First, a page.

Not a stellar athlete? Neither am I, but I can still ride a bike, and I’ll be doing just that for Pedal the Cause, a nonprofit that raises money for cancer research at Siteman Cancer Center and Children’s Hospital, both in St. Louis. I ride because my friend Larry died with cancer, and I have good friends who have or are battling that terrible disease. Some won’t make it, like Larry, but some will. I am grateful for the opportunity to feel like I’m doing something positive to contribute. Oh, I’m not doing much, but every single penny counts and adds up.
I have heard remarkable stories of determination and faith from people who struggle and go on. One friend looks for the gifts and blessings she has continually received while her hair falls out, her energy is sapped and her spirits flag. She puts one foot in front of the other and relies on prayer and the Eucharist to keep her strong. She also has a fantastic wig that she counts as one of cancer’s blessings.
She’s getting ready for another battle, a huge one, as she faces a month of radiation. She knows this will be more than difficult, but she keeps her faith at the forefront as she prepares herself, and she thanks God for each small victory, like a good report from a scan.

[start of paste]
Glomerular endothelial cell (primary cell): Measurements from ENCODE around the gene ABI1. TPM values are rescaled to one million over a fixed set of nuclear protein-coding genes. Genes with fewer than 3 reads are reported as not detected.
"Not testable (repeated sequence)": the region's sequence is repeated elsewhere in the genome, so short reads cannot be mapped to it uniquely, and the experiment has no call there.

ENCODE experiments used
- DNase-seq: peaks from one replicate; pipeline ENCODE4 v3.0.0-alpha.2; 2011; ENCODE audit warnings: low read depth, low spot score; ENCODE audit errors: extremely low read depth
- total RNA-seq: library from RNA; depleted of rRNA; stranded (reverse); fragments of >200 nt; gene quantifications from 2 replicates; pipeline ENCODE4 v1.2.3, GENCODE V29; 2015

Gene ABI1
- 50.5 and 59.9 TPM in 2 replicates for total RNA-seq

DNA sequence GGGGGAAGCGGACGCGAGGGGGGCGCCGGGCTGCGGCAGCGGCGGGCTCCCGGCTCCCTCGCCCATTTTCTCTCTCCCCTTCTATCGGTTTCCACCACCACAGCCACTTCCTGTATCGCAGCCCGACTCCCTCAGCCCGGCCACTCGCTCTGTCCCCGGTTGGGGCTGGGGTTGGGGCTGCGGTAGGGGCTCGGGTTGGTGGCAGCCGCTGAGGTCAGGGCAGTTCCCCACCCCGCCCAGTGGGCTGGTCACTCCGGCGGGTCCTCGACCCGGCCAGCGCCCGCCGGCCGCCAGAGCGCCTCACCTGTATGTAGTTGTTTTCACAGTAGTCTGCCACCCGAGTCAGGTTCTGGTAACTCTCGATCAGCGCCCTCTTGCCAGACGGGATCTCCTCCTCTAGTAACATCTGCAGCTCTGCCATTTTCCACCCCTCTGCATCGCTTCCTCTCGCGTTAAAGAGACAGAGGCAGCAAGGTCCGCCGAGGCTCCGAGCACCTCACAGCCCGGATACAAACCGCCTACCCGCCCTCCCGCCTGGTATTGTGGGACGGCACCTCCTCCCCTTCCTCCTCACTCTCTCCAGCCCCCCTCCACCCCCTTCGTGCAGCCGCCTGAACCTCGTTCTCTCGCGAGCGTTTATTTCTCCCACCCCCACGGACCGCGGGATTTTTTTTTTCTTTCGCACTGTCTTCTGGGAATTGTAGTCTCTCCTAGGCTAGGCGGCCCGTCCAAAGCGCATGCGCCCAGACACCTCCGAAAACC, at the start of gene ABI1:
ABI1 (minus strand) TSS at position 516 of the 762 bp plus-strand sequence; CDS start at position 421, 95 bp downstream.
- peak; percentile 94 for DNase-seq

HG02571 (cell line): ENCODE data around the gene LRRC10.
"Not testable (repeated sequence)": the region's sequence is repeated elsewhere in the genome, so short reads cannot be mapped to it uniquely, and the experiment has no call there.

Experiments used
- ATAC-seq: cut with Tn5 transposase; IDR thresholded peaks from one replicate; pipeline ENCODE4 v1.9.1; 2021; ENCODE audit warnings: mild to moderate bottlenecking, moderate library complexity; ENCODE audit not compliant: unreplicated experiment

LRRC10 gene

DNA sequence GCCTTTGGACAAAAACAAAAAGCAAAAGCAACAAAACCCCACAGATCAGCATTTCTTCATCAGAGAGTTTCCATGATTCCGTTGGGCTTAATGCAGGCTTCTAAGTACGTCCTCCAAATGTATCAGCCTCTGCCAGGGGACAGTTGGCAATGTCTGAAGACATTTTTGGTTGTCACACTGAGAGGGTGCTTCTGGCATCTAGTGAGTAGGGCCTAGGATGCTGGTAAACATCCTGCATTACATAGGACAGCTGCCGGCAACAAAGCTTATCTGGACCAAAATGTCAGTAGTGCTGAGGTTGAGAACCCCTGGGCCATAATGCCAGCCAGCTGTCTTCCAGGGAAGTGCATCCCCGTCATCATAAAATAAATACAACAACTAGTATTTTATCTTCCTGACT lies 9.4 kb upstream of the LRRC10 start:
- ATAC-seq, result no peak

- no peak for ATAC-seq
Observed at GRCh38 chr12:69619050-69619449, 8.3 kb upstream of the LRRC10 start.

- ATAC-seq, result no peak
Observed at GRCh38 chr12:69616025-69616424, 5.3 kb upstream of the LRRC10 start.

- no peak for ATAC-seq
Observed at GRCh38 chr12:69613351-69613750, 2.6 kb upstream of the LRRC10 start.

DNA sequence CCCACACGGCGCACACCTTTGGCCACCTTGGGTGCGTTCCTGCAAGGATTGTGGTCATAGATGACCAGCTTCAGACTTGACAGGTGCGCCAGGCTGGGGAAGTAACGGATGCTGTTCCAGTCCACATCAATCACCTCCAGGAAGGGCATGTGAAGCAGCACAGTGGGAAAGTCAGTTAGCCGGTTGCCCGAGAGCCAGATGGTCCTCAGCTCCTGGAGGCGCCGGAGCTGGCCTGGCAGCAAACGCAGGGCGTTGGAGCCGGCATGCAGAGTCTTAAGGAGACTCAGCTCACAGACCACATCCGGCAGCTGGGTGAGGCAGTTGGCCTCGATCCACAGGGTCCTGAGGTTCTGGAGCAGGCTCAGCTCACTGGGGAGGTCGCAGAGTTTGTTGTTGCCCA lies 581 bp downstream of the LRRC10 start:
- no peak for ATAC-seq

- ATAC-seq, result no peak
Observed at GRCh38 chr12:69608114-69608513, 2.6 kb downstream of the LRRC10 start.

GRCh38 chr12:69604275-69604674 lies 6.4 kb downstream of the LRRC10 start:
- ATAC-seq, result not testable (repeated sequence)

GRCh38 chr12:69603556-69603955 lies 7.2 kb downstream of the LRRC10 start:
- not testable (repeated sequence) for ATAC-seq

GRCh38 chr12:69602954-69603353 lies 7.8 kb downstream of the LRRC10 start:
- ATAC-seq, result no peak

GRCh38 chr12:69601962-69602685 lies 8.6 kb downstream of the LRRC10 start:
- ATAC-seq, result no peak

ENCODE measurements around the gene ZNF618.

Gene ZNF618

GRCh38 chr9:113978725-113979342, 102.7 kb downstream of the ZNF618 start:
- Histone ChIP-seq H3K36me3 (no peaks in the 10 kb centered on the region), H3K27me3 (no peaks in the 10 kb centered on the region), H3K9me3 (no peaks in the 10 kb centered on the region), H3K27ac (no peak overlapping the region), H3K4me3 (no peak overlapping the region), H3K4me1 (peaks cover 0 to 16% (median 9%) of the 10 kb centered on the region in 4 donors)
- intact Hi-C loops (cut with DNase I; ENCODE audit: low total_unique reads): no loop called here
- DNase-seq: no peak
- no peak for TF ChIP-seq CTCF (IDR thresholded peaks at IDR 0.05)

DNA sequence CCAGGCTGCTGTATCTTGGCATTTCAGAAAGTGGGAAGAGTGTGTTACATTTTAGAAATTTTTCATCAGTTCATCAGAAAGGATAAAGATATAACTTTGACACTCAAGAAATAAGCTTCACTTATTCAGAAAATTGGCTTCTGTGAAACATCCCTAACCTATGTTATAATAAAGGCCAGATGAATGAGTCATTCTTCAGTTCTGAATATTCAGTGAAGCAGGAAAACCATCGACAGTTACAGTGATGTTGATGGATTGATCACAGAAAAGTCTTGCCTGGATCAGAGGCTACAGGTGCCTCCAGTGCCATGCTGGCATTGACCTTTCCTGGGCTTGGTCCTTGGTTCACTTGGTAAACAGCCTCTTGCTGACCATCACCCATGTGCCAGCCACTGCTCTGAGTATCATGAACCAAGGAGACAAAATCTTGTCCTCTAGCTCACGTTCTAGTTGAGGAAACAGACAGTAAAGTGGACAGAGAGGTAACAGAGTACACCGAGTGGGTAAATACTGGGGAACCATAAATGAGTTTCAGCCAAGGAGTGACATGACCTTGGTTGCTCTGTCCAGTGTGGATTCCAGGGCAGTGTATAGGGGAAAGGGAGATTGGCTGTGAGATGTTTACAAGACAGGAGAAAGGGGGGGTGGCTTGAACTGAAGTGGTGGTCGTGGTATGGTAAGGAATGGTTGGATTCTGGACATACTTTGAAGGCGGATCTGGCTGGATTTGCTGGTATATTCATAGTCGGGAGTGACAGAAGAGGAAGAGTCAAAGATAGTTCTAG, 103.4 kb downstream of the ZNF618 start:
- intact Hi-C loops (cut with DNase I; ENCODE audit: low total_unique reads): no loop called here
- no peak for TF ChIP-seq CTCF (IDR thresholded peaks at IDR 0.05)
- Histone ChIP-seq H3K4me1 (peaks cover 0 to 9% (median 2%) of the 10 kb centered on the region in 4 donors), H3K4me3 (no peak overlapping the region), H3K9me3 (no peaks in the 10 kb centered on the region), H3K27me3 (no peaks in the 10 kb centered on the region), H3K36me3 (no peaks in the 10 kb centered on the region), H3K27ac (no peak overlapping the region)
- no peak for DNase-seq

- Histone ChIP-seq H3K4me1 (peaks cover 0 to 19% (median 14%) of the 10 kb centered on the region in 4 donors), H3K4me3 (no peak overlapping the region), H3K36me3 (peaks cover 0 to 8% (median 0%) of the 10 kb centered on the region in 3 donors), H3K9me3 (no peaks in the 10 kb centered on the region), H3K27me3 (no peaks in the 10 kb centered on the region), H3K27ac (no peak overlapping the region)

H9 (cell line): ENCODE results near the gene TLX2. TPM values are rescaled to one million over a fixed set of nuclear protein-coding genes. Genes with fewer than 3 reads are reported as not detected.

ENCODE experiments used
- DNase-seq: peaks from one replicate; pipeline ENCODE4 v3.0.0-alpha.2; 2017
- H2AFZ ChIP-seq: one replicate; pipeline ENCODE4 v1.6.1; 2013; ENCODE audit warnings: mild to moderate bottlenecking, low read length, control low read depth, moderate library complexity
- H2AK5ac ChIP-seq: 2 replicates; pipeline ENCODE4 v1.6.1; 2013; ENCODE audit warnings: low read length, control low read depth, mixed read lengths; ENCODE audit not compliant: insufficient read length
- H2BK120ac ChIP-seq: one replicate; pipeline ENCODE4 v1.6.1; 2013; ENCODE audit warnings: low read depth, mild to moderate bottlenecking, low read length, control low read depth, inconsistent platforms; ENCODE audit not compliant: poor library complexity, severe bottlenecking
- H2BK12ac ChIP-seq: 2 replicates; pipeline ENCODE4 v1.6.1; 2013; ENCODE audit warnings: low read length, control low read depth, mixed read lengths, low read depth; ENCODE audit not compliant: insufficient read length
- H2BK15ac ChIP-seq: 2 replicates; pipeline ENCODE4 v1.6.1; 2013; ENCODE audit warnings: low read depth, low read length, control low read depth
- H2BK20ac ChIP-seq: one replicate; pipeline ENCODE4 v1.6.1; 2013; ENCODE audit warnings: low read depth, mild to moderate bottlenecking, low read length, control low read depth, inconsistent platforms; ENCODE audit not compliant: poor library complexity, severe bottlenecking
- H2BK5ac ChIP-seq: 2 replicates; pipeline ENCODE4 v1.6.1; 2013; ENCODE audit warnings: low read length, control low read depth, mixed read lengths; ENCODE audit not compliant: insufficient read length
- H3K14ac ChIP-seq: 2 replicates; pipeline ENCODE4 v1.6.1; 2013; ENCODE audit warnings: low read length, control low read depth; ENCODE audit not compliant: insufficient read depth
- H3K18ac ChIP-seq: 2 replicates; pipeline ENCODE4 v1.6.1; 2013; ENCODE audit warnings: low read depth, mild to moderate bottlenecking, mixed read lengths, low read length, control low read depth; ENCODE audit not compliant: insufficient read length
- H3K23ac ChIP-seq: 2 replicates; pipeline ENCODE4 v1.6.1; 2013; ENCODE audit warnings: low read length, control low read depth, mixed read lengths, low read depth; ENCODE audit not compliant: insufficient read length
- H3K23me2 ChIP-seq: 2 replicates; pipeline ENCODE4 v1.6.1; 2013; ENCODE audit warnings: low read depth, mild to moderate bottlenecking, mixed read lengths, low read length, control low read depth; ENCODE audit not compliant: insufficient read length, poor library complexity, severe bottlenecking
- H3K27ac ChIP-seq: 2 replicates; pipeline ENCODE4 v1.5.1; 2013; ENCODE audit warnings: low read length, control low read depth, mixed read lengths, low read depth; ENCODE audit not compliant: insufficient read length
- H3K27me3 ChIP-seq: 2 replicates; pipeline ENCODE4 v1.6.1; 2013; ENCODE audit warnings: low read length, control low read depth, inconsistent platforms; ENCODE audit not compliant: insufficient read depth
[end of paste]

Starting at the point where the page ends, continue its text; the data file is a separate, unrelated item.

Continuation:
I know her, and she has shared her struggles with me, but I wonder how many people that I meet are also struggling with some very difficult time, whether physical or emotional, or even spiritual, and I just don’t know it. Yes, asking questions has been part of my job for a long time, but I can’t walk up to someone, introduce myself and ask “what’s bothering you today,” or “are you struggling?” We’re all struggling one way or another, and we worry about the people we love, even if they don’t seem to need our worry right now.
If our parents are older and in need of extra help, we can try to be more sensitive to their needs, but sometimes it’s just so hard. It’s certainly a stressor, no doubt about it. We need to be more mindful of each other, not prying, just being aware of others who may have things they keep in their hearts and are unable to share. Perhaps if we make ourselves more open or available to our families and friends that might help.
Everyday life can become more intense and even more meaningful if we are open to listening to another person, not trying to make our struggles more important than someone else’s. Sometimes, it’s easier to let it go than to raise the stakes with our better or worse story and reduce theirs in importance.
We’re all important to God, and sometimes that’s what we need to remember, even if it doesn’t always seem like enough. On the contrary, it is just enough to keep us going, whether we’re pedaling 20 miles or 100 for a cause, struggling with physical or emotional ailments, or just living one day at a time with faith.
As much as I wanted my friend Larry to stay here with us, God had other plans. Now, we pedal so that research can be funded and others spared. And that truly must be enough.